In relation to Jesus’ trial before Pontius Pilate in John 19:1-16, J.C. Ryle wrote:
We see the Savior of mankind scourged, crowned with thorns, mocked, smitten, rejected by His own people, unjustly condemned by a judge who saw no fault in Him, and finally delivered up to a most painful death. Yet this was He who was the eternal Son of God, whom the Father’s countless angels delighted to honor. This was He who came onto the world to save sinners, and after living a blameless life for thirty years, spent the last three years of His life on earth in going about doing good, and preaching the Gospel. Surely the sun never shone on a more wondrous sight since the day of its creation.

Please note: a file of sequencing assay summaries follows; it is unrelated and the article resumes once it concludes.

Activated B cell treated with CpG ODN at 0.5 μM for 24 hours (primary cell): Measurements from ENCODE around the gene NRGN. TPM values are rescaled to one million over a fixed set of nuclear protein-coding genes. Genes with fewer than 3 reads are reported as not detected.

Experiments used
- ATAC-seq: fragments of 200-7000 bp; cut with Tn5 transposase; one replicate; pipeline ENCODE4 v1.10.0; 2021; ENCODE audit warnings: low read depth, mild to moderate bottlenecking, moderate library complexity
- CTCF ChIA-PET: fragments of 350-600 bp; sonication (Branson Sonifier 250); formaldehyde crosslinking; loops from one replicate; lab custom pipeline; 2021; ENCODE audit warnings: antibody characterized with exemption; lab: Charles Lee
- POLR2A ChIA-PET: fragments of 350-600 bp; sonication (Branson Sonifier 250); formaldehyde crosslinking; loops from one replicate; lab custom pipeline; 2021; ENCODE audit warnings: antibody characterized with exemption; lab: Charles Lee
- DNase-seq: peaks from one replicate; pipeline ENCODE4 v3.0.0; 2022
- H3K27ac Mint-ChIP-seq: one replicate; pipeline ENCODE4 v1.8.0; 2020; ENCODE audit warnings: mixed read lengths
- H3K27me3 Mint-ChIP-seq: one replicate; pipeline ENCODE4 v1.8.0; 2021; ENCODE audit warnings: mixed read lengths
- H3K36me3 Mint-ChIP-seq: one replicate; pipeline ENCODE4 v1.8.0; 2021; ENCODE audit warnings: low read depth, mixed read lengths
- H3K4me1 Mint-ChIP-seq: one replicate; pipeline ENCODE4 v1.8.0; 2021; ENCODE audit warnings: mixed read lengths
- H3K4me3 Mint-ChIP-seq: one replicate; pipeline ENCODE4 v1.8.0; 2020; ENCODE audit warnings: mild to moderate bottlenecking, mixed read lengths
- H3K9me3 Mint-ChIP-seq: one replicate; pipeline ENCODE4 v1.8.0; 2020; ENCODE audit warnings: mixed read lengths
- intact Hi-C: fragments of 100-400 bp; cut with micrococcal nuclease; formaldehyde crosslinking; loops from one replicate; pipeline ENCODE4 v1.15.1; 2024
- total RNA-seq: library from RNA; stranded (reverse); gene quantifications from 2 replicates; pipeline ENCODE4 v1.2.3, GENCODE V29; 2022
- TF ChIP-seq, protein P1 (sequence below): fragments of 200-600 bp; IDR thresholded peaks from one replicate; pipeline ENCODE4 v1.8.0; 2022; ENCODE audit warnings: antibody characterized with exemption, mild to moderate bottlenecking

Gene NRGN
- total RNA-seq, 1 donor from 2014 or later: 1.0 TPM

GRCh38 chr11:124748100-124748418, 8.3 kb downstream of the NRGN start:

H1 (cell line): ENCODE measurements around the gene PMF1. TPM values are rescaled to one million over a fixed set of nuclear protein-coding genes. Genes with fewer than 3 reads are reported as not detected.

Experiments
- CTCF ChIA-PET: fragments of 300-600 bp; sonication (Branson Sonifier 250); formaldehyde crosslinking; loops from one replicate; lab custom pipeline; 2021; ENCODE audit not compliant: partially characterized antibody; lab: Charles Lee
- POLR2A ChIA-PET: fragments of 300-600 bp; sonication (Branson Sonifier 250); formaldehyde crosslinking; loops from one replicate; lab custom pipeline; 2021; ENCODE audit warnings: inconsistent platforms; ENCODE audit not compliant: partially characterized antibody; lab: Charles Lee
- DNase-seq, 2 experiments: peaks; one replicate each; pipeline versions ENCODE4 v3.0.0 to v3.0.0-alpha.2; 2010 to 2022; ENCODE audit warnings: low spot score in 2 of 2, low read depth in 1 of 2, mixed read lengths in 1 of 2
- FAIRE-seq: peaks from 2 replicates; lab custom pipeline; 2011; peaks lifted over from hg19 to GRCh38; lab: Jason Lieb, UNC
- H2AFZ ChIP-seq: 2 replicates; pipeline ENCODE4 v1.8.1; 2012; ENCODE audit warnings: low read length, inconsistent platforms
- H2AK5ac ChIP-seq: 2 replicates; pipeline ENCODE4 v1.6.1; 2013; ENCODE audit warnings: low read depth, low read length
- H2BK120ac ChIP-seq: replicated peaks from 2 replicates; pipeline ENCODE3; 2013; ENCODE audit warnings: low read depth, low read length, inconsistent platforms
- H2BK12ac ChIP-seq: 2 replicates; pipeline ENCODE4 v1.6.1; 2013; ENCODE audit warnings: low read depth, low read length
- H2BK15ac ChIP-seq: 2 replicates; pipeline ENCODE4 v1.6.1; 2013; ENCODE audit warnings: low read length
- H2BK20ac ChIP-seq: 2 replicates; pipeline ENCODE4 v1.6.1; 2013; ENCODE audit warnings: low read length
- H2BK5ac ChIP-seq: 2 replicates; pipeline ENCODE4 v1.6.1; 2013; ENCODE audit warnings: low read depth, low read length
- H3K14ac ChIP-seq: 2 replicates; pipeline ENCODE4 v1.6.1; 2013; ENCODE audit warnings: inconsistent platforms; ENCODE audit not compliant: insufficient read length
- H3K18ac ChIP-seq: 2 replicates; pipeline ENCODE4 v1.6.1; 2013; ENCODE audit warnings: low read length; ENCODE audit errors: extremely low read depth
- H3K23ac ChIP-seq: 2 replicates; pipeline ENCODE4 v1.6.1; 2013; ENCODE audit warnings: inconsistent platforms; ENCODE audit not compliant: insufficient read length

Let us admire that love of Christ which Paul declares, “passes knowledge,” and let us see an endless depth of meaning in the expression. There is no earthly love with which it can be compared, and no standard by which to measure it. It is a love that stands alone. Never let us forget when we ponder this tale of suffering, that Jesus suffered for our sins, the Just for the unjust, that He was wounded for our transgressions and bruised for our iniquities, and that with His stripes we are healed.
Let us diligently follow the example of His patience in all the trials and afflictions of life, and specially in those which may be brought upon us by religion. When He was reviled, He reviled not again; when He suffered, He threatened not, but committed Himself to Him that judges righteously. Let us arm ourselves with the same mind. Let us consider Him who endured such contradiction of sinners without a murmur, and strive to glorify Him by suffering well, no less than by doing well.